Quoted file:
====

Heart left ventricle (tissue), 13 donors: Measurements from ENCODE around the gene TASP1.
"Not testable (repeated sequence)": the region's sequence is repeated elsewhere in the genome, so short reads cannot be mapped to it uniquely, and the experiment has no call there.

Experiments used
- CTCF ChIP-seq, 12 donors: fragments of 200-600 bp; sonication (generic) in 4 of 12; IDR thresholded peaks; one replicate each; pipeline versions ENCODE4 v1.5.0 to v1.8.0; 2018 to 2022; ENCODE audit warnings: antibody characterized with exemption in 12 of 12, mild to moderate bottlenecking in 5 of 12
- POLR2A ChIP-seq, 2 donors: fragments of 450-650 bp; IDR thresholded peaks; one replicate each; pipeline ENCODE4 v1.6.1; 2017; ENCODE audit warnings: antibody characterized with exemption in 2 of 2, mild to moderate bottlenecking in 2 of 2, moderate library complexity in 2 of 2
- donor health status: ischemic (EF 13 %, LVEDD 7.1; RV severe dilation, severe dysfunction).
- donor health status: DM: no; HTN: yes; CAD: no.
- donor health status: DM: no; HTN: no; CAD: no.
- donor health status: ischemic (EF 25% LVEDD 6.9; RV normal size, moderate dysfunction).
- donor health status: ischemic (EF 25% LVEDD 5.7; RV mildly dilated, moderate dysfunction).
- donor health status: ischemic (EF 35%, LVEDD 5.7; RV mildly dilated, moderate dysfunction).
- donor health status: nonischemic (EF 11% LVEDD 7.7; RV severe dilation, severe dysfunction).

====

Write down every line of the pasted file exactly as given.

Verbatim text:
Heart left ventricle (tissue), 13 donors: Measurements from ENCODE around the gene TASP1.
"Not testable (repeated sequence)": the region's sequence is repeated elsewhere in the genome, so short reads cannot be mapped to it uniquely, and the experiment has no call there.

Experiments used
- CTCF ChIP-seq, 12 donors: fragments of 200-600 bp; sonication (generic) in 4 of 12; IDR thresholded peaks; one replicate each; pipeline versions ENCODE4 v1.5.0 to v1.8.0; 2018 to 2022; ENCODE audit warnings: antibody characterized with exemption in 12 of 12, mild to moderate bottlenecking in 5 of 12
- POLR2A ChIP-seq, 2 donors: fragments of 450-650 bp; IDR thresholded peaks; one replicate each; pipeline ENCODE4 v1.6.1; 2017; ENCODE audit warnings: antibody characterized with exemption in 2 of 2, mild to moderate bottlenecking in 2 of 2, moderate library complexity in 2 of 2
- donor health status: ischemic (EF 13 %, LVEDD 7.1; RV severe dilation, severe dysfunction).
- donor health status: DM: no; HTN: yes; CAD: no.
- donor health status: DM: no; HTN: no; CAD: no.
- donor health status: ischemic (EF 25% LVEDD 6.9; RV normal size, moderate dysfunction).
- donor health status: ischemic (EF 25% LVEDD 5.7; RV mildly dilated, moderate dysfunction).
- donor health status: ischemic (EF 35%, LVEDD 5.7; RV mildly dilated, moderate dysfunction).
- donor health status: nonischemic (EF 11% LVEDD 7.7; RV severe dilation, severe dysfunction).